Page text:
article by Lu Lu
illustration by Vy Nguyen
Deja Foxx didn't plan to go viral. All she wanted to do was speak her truth.
And that's exactly what she did. In 2017, Deja Foxx--a reproductive justice activist, then in high school--launched a powerful, inspirational tirade against Arizona senator Jeff Flake at a town hall, criticizing his support for taking away Title X funding for Planned Parenthood.
"I’m a young woman, and you’re a middle-aged man,” Foxx said angrily. “I’m a person of color, and you’re white. I come from a background of poverty, and I didn’t always have parents to guide me through life. You come from privilege. So I’m wondering, as a Planned Parenthood patient and someone who relies on Title X, who you are clearly not, why it’s your right to take away my right to choose Planned Parenthood?”
Her speech was recorded on someone's camera, and it soon went viral, rocketing her to national prominence. Despite all the fanfare, however, activism like this was only a necessary part of Deja's daily existence. Growing up as a low-income woman of color in Tuscon, Deja relied heavily on Planned Parenthood to help her make decisions for her own body, allowing her to maintain control of her own life. The first time she visited Planned Parenthood was when she was 15, and it changed her life.
However, during her sophomore in high school, she noticed hat abstinence-only sex education and a lack of regulation around the subject disproportionately affected students of color, low income students, and independent students like herself. She was outraged when her teacher breezed through contraceptives, which she knew she needed.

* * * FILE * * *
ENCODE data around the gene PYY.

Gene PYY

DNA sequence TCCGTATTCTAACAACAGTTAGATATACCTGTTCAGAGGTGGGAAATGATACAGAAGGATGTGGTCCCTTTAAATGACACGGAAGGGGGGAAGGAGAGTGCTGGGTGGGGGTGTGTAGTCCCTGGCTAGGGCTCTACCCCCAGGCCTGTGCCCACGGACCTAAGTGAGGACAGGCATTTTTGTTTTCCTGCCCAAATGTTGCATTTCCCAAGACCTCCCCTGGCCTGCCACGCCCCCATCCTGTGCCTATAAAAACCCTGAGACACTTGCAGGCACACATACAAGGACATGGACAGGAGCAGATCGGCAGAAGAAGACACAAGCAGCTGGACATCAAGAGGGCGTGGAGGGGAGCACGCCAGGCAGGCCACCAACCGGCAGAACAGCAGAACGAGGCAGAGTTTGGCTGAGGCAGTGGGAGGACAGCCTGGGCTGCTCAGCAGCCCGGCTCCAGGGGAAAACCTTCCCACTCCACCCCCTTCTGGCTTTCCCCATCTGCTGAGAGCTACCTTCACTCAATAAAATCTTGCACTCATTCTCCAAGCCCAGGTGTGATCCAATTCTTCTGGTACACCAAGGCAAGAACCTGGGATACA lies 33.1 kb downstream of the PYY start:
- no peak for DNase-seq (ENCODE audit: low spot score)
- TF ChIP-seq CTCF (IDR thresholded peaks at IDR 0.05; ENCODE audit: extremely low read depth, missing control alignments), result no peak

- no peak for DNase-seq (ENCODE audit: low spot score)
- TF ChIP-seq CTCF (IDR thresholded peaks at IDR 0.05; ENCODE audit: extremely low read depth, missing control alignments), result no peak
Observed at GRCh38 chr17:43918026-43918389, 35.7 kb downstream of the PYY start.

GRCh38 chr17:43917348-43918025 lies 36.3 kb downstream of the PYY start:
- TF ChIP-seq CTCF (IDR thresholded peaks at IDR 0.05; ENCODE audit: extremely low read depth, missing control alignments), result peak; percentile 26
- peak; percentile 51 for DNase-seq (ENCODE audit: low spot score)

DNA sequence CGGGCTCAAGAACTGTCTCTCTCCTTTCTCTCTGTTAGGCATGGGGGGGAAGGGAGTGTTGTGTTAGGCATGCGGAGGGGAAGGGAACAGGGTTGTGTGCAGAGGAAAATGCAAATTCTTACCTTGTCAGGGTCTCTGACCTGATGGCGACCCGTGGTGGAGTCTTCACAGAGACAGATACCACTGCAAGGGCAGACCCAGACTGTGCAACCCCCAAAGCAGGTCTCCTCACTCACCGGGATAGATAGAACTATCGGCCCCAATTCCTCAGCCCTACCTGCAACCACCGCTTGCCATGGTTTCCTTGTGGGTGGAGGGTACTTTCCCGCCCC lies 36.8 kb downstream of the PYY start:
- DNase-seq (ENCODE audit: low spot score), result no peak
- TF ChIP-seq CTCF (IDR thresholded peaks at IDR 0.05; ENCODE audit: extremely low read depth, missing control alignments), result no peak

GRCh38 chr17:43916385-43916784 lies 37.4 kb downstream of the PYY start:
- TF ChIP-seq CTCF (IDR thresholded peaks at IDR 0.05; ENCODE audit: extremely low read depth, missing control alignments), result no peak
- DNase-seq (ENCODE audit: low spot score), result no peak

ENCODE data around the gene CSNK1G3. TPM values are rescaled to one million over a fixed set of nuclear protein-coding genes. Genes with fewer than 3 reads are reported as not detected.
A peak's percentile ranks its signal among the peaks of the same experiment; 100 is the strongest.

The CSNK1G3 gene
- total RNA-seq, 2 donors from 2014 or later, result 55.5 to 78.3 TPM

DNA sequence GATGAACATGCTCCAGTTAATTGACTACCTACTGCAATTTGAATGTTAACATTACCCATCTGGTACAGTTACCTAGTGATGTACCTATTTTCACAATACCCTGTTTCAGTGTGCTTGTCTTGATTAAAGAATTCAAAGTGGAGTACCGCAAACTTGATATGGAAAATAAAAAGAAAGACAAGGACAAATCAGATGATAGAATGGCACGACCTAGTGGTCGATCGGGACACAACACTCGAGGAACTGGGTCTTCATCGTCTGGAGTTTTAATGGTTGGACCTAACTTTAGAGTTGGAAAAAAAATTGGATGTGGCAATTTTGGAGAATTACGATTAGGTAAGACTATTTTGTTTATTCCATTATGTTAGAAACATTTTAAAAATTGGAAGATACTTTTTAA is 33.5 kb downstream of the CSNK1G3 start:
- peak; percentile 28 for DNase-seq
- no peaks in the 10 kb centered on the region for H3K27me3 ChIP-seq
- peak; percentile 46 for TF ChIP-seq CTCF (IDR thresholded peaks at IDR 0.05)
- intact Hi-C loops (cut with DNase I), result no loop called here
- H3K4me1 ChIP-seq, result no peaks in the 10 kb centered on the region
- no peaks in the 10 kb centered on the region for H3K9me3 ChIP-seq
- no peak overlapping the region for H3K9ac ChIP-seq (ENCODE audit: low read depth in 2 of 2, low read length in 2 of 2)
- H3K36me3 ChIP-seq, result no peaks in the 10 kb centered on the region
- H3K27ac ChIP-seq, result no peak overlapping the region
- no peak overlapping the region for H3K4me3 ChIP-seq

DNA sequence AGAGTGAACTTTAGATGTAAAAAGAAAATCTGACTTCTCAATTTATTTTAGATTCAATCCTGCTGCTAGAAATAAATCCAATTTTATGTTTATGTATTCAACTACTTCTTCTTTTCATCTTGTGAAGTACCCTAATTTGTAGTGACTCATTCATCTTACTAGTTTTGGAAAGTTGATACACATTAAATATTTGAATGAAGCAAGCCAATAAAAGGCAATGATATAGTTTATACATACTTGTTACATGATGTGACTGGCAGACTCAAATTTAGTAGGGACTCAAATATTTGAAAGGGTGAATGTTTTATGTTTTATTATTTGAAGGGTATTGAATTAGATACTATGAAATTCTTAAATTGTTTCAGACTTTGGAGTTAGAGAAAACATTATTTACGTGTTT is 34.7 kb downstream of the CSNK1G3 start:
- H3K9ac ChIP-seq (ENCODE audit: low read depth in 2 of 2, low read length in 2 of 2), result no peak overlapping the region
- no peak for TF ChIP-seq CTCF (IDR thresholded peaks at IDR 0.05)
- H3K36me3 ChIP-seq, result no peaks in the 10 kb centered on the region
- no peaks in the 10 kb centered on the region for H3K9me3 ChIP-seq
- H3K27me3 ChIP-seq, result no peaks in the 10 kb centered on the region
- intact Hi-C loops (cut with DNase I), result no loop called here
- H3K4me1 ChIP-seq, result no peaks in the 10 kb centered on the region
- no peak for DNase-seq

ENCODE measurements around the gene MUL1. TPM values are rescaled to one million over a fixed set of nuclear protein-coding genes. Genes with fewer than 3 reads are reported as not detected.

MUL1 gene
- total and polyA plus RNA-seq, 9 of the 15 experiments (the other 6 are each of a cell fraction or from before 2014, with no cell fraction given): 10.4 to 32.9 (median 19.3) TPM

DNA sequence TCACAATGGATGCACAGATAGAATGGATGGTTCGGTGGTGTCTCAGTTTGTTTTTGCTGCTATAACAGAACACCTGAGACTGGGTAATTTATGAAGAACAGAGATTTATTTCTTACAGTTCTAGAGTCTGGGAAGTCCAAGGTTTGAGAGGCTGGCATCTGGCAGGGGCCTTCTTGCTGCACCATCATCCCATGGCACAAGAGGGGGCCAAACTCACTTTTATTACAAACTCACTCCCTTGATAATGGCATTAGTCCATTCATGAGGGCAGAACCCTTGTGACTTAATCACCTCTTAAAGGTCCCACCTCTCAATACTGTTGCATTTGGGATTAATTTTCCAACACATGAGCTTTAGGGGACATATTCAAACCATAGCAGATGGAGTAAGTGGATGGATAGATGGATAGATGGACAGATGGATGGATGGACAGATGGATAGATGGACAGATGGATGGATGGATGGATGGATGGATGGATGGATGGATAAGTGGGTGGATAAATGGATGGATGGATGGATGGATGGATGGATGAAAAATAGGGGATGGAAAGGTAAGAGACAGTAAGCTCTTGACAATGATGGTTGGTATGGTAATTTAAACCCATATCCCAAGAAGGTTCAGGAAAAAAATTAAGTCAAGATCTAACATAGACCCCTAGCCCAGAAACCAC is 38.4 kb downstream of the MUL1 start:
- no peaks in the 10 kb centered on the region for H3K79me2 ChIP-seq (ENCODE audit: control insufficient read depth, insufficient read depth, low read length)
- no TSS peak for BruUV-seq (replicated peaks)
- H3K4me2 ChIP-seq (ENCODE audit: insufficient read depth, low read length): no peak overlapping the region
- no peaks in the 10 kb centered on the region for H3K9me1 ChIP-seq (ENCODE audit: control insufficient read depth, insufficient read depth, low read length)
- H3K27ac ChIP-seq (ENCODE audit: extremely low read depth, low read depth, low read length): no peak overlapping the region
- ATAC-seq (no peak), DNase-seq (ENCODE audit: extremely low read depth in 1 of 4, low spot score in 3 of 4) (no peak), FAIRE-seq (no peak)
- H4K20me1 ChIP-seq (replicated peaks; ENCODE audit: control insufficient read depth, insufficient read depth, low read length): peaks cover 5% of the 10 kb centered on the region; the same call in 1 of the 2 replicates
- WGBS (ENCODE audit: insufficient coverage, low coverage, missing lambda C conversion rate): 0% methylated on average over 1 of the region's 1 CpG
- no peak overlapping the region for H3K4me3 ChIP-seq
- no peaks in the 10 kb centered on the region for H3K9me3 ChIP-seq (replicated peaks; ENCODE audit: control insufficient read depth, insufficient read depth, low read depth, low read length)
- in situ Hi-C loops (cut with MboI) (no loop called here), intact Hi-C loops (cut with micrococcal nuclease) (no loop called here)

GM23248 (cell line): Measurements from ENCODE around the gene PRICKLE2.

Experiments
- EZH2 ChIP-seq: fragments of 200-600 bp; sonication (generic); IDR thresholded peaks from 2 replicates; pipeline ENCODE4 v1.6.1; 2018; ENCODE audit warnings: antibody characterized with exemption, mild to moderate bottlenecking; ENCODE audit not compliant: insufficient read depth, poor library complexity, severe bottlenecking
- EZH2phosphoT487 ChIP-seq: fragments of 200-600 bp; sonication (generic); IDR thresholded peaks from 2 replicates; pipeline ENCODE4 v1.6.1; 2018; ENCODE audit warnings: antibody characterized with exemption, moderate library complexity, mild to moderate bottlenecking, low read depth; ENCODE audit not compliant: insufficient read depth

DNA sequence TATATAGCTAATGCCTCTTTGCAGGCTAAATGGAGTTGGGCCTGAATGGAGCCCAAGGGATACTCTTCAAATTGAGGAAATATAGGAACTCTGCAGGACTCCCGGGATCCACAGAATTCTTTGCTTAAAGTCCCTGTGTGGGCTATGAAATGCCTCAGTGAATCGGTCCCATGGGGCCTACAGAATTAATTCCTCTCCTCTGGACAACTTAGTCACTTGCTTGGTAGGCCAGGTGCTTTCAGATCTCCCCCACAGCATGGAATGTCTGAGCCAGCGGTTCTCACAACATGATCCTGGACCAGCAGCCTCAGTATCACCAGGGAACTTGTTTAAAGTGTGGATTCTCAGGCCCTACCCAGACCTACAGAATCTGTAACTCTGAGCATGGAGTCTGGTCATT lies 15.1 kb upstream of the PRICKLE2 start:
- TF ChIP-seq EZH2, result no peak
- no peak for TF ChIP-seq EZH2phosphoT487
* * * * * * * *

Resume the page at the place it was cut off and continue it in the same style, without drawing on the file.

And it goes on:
Therefore, Deja helped found the Reproductive Health Access Project at her local community health center. The group addresses the lack of reproductive justice for vulnerable groups, such as teen moms, independent youth, and people in group homes and the foster care system.
Outside activism, Deja persevered through great personal struggle. At age 15, she stopped living full-time with her mother, who struggled with mental illness and could not always take care of her. She spent some time homeless, working hard hours at a gas station to provide for herself. Despite her incredible success, she still says that her greatest accomplishment was buying her mother a car.
As part of Teen Vogue’s 21 Under 21 Class of 2018, Deja Foxx is a rising 18-year-old intersectional activist filled with fire and passion. She has since helped organize the March For Our Lives rally, fought against family separation at the border, lobbied alongside Planned Parenthood on Capitol Hill for birth control access, and pushed for a comprehensive sex-ed curriculum in her school district. She rose out of the hardships even stronger, feeling empowered to fight for reform on issues that affect millions of people everyday. For her, engaging in activism fulfills her through fighting for what she believes in while “inspiring and empowering leaders alongside you.”
Deja has been focusing on fighting for reproductive rights for women, especially in a society where women’s rights are still not fully accepted as human rights. Too often, women’s bodies are policed by men sitting in powerful seats, and little girls are subjugated to an incomprehensive or biased education on the reproductive system, consent, and sexual assault. The lack of adequate birth control and prenatal care has led to too many lives taken away from young women, too many emotional and painful stories of loss, shame, and suffering.
As a Gen-Z activist, Deja is inspiring young people to stand up for what they believe in, no matter their age. She wants to tell every young person to “follow your passion and be fearless” and know that “you are deserving.” The country is in need of fresh and progressive voices to show that we have power, and that we can make a change. And in this world, Deja Foxx will one day be president.